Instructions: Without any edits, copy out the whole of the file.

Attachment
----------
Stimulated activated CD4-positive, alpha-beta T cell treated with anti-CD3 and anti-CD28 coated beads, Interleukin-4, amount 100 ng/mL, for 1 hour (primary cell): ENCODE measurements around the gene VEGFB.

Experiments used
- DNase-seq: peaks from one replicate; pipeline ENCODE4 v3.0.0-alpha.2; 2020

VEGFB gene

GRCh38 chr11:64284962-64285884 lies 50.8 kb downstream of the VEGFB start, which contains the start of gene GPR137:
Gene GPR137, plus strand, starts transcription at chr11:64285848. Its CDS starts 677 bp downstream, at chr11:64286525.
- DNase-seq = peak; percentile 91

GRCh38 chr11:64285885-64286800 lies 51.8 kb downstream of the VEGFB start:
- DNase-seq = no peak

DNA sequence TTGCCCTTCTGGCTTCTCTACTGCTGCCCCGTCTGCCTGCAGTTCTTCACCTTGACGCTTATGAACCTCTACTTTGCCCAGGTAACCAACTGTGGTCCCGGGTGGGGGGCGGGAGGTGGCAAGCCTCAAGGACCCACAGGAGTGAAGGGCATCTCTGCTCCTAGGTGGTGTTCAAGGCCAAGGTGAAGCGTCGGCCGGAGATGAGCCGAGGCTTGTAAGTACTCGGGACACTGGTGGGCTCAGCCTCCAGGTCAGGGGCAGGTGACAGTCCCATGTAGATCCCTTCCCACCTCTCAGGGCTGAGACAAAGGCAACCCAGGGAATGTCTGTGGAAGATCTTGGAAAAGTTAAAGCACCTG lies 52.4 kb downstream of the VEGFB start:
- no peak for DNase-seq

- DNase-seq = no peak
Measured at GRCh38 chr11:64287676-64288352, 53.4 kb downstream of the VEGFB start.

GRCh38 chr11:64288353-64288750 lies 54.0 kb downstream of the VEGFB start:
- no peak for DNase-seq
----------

Stimulated activated CD4-positive, alpha-beta T cell treated with anti-CD3 and anti-CD28 coated beads, Interleukin-4, amount 100 ng/mL, for 1 hour (primary cell): ENCODE measurements around the gene VEGFB.

Experiments used
- DNase-seq: peaks from one replicate; pipeline ENCODE4 v3.0.0-alpha.2; 2020

VEGFB gene

GRCh38 chr11:64284962-64285884 lies 50.8 kb downstream of the VEGFB start, which contains the start of gene GPR137:
Gene GPR137, plus strand, starts transcription at chr11:64285848. Its CDS starts 677 bp downstream, at chr11:64286525.
- DNase-seq = peak; percentile 91

GRCh38 chr11:64285885-64286800 lies 51.8 kb downstream of the VEGFB start:
- DNase-seq = no peak

DNA sequence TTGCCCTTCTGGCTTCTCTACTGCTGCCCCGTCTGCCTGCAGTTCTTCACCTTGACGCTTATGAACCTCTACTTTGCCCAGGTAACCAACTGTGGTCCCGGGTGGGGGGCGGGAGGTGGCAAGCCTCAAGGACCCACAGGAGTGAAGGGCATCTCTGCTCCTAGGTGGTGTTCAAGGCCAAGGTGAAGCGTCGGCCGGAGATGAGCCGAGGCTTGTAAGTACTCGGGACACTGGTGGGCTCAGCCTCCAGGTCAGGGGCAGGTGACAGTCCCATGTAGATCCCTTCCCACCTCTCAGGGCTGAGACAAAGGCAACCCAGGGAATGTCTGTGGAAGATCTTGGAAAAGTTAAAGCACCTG lies 52.4 kb downstream of the VEGFB start:
- no peak for DNase-seq

- DNase-seq = no peak
Measured at GRCh38 chr11:64287676-64288352, 53.4 kb downstream of the VEGFB start.

GRCh38 chr11:64288353-64288750 lies 54.0 kb downstream of the VEGFB start:
- no peak for DNase-seq